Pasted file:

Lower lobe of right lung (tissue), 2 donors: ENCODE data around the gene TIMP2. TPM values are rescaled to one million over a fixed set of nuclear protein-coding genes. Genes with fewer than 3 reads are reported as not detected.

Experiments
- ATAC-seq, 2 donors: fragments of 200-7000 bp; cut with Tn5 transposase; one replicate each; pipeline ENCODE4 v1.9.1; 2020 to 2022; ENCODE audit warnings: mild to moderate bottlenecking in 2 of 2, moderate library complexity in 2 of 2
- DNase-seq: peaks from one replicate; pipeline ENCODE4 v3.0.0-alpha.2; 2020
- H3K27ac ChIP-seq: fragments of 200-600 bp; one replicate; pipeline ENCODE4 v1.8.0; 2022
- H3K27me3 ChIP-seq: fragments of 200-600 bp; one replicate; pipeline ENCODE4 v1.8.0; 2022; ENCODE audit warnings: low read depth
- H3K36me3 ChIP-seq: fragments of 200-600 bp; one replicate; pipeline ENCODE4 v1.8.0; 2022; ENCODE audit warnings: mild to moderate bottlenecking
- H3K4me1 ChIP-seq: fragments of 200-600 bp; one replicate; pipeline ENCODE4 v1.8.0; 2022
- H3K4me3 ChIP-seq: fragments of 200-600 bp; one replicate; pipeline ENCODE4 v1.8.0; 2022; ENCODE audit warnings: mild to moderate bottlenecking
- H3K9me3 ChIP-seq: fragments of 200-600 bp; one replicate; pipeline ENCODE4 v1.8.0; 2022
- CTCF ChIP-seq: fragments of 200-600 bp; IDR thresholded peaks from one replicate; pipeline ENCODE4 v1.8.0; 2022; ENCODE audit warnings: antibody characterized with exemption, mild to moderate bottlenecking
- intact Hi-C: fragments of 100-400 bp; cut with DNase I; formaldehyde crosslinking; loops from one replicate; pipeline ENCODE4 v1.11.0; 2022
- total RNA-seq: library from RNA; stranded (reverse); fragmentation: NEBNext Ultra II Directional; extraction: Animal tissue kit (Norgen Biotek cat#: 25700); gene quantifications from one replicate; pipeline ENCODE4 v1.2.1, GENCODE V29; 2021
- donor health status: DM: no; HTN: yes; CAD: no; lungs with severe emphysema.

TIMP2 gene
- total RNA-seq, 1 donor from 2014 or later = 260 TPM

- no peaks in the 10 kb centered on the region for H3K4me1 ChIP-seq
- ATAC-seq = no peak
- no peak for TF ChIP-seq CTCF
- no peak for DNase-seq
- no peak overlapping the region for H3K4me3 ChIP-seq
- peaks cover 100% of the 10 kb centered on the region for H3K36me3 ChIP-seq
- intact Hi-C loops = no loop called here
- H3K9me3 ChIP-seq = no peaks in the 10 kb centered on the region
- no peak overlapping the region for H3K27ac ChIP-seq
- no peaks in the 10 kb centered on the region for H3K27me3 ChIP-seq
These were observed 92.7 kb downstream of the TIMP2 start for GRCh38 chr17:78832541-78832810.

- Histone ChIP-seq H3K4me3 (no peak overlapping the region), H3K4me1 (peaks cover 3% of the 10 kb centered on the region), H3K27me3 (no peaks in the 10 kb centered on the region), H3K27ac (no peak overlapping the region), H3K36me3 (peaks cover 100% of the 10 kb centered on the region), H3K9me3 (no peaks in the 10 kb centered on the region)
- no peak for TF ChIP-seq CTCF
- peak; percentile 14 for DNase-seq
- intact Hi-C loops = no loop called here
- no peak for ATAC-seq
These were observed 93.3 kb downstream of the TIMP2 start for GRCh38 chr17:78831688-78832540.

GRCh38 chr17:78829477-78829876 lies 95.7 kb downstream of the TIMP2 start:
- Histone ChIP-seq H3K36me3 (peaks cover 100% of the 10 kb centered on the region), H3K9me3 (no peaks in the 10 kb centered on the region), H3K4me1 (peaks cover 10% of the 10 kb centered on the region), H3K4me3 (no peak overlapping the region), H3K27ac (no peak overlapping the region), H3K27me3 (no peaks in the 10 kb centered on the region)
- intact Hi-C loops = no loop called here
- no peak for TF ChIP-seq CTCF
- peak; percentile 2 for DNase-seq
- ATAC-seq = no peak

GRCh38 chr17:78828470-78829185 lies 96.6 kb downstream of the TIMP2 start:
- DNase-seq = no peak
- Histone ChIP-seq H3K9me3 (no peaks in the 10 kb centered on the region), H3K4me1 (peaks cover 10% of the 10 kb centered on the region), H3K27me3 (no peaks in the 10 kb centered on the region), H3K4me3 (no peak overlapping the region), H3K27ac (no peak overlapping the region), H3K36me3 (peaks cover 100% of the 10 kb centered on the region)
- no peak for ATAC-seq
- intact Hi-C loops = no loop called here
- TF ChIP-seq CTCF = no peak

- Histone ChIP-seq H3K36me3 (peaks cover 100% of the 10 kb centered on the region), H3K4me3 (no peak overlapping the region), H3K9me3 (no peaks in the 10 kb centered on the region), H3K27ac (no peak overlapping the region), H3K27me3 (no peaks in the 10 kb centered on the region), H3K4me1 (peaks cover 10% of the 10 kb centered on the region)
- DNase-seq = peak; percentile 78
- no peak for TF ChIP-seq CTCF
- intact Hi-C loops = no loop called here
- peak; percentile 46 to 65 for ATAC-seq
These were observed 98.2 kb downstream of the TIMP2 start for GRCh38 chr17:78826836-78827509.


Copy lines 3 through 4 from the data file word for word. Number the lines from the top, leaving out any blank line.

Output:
- ATAC-seq, 2 donors: fragments of 200-7000 bp; cut with Tn5 transposase; one replicate each; pipeline ENCODE4 v1.9.1; 2020 to 2022; ENCODE audit warnings: mild to moderate bottlenecking in 2 of 2, moderate library complexity in 2 of 2
- DNase-seq: peaks from one replicate; pipeline ENCODE4 v3.0.0-alpha.2; 2020